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Delayed Post-hypoxic Leukoencephalopathy (DPHL or Grinker myelinopathy) is a rare condition where patients recovering from an anoxic/hypoxic brain injury develops new neurological symptoms 2-4 weeks after the initial injury. Why is there a delay in symptoms?

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The brain is made up of oxygen-demanding gray matter and myelin-covered white matter.

Hypoxic events initially damage the gray matter, but myelin is spared. However, new myelin secretion requires ATP-dependent enzymes which is impaired by hypoxic event. Since myelin takes about ~20 days to cycle, this coincides with the biphasic presentation of DPHL. Another theory is that oligodendrocytes (myelin-secreting cells) might have delayed apoptosis after hypoxic event, also leading to lack of new myelin formation once the old myelin degenerates.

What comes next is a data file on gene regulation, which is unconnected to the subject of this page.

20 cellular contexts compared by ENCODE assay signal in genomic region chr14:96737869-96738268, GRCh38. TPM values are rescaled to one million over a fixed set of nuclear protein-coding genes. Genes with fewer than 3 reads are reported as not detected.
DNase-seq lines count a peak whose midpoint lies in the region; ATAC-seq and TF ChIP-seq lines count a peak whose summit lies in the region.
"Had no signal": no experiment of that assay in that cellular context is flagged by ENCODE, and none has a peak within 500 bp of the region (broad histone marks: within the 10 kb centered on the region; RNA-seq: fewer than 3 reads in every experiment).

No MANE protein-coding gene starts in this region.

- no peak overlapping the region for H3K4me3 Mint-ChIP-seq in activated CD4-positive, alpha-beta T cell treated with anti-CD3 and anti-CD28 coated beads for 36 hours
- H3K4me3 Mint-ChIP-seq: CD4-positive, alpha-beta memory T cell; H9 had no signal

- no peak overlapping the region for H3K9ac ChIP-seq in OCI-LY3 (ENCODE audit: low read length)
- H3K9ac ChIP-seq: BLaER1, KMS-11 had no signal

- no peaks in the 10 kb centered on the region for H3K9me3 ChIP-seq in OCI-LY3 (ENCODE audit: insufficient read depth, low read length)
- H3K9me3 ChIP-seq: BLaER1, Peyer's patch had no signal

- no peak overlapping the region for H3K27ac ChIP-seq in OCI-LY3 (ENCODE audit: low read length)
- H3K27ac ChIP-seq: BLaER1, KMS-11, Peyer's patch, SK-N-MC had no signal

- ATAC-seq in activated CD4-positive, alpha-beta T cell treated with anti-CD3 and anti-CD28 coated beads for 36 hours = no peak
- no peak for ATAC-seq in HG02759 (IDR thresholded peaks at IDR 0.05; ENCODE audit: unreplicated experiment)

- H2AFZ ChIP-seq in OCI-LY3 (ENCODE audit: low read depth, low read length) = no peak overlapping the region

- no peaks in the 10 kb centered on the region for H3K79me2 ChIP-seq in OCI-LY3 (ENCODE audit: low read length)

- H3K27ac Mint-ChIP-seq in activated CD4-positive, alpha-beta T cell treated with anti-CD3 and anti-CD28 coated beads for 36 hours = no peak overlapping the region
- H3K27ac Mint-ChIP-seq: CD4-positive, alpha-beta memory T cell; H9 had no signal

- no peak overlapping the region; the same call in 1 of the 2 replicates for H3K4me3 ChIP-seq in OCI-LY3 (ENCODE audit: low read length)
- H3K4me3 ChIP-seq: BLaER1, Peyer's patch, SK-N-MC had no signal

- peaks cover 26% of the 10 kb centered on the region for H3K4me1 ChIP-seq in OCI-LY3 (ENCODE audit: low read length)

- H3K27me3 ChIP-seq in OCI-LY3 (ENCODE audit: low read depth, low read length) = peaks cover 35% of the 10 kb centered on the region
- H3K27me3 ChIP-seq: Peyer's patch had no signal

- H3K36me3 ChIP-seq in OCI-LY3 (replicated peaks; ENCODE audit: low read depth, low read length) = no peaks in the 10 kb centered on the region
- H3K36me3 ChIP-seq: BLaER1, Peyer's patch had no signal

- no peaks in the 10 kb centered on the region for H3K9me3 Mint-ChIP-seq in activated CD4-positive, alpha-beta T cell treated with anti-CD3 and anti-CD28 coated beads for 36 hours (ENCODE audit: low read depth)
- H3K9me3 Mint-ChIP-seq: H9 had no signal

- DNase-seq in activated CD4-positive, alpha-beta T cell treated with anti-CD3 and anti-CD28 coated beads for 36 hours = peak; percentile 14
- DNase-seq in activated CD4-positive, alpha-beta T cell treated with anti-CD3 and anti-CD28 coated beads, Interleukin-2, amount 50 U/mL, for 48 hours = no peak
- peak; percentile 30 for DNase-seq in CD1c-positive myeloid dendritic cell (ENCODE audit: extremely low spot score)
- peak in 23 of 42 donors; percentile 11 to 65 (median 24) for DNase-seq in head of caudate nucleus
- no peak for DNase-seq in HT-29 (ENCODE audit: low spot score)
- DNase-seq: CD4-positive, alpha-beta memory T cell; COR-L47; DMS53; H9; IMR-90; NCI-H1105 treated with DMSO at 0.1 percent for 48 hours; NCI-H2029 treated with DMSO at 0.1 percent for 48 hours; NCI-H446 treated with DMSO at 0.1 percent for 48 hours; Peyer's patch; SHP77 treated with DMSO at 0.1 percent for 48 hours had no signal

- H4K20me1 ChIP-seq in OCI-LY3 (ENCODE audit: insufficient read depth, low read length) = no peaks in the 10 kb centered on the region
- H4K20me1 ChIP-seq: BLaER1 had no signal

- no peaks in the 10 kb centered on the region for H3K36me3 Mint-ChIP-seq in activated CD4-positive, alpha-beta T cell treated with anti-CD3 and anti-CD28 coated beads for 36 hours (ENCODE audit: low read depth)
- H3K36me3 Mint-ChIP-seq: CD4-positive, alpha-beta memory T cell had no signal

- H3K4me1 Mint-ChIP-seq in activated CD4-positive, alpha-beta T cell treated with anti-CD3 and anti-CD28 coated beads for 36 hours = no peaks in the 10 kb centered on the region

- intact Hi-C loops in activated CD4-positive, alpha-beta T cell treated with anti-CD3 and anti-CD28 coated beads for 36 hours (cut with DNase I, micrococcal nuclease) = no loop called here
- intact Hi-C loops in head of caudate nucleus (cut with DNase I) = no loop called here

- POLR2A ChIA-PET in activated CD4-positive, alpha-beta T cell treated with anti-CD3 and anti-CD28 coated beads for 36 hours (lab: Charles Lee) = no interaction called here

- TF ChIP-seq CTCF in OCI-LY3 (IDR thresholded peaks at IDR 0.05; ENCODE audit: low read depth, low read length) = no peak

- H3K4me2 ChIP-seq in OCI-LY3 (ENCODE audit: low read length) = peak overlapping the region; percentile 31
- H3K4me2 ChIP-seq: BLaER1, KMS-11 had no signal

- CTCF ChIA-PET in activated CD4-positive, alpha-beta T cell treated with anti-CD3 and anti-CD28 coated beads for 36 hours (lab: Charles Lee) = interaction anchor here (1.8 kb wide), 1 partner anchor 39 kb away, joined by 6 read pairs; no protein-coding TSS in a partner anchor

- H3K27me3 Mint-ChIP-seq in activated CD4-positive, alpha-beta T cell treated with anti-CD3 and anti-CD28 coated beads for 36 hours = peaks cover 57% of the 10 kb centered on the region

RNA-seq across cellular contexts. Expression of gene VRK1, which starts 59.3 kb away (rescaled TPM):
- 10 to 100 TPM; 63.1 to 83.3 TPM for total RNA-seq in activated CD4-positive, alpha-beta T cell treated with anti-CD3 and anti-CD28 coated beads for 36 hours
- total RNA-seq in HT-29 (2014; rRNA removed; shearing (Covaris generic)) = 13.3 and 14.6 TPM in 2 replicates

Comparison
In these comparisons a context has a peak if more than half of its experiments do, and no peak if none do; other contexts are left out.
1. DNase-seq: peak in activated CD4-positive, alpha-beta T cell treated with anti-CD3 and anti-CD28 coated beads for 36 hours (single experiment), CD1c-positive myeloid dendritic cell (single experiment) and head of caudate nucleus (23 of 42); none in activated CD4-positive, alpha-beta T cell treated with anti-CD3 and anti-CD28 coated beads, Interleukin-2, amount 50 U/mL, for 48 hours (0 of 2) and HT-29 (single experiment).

Source:

Beeskow AB, Oberstadt M, Saur D, Hoffmann KT, Lobsien D. Delayed Post-hypoxic Leukoencephalopathy (DPHL)-An Uncommon Variant of Hypoxic Brain Damage in Adults. Front Neurol. 2018;9:708. Published 2018 Aug 27. doi:10.3389/fneur.2018.00708

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